Jared Kushner, President Donald Trump's son-in-law and top adviser, is in charge of many things: "innovation," Middle East peace, soothing things over with Canada and Mexico after the president flies off the handle and creating back channels with Russia to discuss things outside the scope of oversight. And that last one may be getting Kushner in hot water.
While many analysts in Washington are alarmed over the recent revelations — a Foreign Policy contributor wondered whether it was "time to talk about treason" — New York Times columnist David Brooks is more apt to describe it as a youthful indiscretion of someone who has "been thrust into roles he's not ready for."
Brooks is writing the wrong story, though. The current scenario is not about Kushner's falling short of "working within legal frameworks and bureaucratic institutions" — certainly the nicest way possible to say "breaking the law." Brooks should be writing that Kushner is a failure because his entire career has been about failing.
And Brooks wrote that "Kushner seems to have been fiercely, almost selflessly, loyal to family." That would be the same family whose patriarch, Charles Kushner, hired prostitutes to have sex with his brother-in-law and film it in order to prevent him from testifying in a federal case about false tax returns and campaign finance reports. Charles Kushner pleaded guilty to 18 felony counts.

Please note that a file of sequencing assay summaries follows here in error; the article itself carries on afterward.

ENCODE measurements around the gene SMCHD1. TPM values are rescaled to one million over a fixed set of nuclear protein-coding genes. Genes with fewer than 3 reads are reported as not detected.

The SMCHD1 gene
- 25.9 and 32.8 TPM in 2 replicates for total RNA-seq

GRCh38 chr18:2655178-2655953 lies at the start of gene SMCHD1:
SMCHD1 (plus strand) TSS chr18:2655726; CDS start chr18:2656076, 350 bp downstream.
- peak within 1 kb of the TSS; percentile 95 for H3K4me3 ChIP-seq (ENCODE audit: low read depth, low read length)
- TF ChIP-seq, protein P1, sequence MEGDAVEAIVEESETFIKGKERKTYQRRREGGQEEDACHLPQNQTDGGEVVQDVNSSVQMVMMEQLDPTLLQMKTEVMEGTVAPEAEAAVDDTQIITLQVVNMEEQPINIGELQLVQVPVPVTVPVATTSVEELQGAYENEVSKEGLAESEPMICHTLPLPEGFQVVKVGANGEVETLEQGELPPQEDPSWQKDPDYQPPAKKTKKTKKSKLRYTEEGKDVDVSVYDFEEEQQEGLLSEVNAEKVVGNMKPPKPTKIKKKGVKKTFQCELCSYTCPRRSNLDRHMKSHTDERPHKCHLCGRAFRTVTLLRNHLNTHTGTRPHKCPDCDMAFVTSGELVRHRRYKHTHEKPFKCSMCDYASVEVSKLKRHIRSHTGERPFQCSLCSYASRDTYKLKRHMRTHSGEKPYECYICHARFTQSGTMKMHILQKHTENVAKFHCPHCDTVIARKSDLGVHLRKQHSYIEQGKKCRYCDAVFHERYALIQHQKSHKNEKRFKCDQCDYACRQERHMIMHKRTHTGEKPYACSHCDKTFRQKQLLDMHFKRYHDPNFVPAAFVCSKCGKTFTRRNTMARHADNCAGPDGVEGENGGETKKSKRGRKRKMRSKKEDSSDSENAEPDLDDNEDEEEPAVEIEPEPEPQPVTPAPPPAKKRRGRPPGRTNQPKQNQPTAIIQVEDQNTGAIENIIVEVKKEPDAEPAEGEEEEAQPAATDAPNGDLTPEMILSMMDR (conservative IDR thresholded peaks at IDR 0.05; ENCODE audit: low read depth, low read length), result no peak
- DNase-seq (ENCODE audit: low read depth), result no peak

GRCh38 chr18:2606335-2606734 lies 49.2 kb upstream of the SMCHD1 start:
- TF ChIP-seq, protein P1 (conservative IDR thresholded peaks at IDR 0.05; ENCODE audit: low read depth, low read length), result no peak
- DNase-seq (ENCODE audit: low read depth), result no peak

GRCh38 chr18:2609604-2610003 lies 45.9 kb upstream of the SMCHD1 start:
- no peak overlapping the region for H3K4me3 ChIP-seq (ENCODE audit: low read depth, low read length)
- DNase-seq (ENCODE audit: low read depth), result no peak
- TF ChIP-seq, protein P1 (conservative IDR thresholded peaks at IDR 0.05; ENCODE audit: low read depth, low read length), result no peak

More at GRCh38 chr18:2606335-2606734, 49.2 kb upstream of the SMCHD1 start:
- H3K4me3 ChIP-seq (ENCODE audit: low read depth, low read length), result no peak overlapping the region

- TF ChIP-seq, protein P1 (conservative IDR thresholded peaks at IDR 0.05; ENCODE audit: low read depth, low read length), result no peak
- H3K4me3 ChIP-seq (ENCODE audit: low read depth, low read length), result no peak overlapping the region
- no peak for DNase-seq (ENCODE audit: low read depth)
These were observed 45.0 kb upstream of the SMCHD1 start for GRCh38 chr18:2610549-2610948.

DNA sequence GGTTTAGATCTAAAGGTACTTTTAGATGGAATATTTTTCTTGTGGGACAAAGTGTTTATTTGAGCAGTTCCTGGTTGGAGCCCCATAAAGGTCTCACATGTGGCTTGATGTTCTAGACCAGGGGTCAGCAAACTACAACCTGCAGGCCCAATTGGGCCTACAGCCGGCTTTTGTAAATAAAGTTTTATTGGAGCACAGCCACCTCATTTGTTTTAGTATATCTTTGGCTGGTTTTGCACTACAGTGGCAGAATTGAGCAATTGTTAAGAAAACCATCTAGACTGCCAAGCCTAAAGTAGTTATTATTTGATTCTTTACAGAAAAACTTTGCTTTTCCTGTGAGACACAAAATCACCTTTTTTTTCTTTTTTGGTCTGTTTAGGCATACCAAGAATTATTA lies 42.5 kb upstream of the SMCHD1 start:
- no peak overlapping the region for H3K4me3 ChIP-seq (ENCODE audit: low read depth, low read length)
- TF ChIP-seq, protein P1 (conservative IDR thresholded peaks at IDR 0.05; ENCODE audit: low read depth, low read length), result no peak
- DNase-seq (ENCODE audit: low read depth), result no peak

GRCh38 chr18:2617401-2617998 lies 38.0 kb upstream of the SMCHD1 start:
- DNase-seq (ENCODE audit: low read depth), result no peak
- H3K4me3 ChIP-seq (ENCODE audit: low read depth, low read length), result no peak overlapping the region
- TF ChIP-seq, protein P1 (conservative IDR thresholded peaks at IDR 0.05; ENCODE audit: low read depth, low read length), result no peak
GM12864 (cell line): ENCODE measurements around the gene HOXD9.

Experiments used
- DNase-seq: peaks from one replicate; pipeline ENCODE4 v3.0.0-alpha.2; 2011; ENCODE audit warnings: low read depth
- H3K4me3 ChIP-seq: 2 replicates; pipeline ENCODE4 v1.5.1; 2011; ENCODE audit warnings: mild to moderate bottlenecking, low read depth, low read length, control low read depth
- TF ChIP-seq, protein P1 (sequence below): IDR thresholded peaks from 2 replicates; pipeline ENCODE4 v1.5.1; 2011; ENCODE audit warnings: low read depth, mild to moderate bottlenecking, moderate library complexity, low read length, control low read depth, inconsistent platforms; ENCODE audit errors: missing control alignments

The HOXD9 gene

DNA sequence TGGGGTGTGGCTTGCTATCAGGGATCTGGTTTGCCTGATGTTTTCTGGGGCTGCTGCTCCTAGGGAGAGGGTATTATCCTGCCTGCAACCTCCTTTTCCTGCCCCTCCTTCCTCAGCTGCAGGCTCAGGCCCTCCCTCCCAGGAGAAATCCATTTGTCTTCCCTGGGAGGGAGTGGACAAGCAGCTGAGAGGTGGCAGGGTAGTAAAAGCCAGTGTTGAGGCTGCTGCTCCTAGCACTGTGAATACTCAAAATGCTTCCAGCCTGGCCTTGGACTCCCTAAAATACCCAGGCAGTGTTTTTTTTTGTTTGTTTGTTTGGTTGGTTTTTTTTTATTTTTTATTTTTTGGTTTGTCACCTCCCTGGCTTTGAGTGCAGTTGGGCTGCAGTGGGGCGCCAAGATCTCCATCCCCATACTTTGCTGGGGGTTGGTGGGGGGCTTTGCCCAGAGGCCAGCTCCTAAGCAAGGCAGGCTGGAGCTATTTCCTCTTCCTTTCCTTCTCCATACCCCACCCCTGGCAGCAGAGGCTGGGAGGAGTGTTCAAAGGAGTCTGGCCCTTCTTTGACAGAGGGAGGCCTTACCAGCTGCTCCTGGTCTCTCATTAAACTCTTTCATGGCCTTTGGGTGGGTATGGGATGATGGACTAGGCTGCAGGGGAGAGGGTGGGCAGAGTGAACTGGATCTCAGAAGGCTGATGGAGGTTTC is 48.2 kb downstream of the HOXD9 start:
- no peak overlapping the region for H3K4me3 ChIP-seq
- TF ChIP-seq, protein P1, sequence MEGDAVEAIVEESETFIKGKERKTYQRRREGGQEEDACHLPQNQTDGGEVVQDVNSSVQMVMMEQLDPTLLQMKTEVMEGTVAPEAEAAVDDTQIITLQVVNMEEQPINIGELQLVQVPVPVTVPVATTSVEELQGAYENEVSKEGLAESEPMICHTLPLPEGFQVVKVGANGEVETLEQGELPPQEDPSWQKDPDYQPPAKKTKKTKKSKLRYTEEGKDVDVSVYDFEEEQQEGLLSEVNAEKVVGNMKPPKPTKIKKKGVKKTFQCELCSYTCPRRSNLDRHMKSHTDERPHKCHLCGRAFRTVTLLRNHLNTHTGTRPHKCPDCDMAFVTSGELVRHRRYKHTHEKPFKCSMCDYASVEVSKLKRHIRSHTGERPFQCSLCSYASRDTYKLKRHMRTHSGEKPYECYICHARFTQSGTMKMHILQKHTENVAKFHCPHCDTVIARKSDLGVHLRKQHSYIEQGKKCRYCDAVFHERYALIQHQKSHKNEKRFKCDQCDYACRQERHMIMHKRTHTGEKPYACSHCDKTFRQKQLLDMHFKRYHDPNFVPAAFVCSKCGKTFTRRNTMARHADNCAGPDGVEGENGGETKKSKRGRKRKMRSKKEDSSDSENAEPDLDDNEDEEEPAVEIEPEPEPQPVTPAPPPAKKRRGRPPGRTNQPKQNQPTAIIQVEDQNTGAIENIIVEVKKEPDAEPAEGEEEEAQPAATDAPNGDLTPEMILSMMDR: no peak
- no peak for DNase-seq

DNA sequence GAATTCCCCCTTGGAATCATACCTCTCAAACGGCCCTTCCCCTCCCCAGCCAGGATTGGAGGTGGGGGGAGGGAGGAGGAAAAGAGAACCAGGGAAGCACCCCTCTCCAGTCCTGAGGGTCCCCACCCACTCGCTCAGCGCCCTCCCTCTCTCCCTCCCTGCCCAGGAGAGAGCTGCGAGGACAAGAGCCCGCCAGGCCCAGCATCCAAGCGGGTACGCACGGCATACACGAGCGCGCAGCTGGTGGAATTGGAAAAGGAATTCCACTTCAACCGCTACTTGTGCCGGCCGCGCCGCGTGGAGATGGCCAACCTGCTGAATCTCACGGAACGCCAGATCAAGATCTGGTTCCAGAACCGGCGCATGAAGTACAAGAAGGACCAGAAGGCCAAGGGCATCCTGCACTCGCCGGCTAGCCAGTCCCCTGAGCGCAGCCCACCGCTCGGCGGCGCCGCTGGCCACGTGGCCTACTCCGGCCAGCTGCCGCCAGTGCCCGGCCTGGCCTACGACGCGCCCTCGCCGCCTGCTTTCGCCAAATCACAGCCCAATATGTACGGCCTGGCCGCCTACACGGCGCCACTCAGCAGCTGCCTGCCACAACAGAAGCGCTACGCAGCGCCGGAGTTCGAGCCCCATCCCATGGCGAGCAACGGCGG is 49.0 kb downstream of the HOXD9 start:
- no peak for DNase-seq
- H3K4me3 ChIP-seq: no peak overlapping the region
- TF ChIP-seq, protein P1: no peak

In other words, Jared Kushner is the son of a crook.
Why Brooks glossed over that, I'll never quote know. And why that nugget was buried far below Kushner's grandmother's Holocaust struggles is not certain.
But the fact is that Kushner — the son of a crook — is a failure. And Brooks doesn't want to admit it.
Kushner, described by employees at his high school as a "less than stellar student," was accepted to Harvard after his father — then not a felon — gave the school $2.5 million.
"Jared’s brother was very young while all this happened and has since gone on to a fantastically successful independent career," Brooks wrote. That would be true, but his one big purchase — a skyscraper he paid $1.2 billion for — was something he "vastly overpaid for," Brooks wrote, noting that it has "been a financial albatross ever since, one reason Kushner has spent so much time looking for Chinese investors, and possibly Russian ones."
That doesn't seem "fantastically successful independent career." After all, here's a kid who inherited his family's fortune at 26, pretty much squandered it trying to go big, and then may have tried to develop back-channel relations with Russia in order to tap into the Russia-Trump money pipeline and save his daddy's company using his daddy-in-law's connections.
Where the story focuses on "clannishness" and "boneheaded blunders," maybe it should instead be on the guy who has a major lack of personal responsibility. That's a topic Brooks could tackle in his sleep.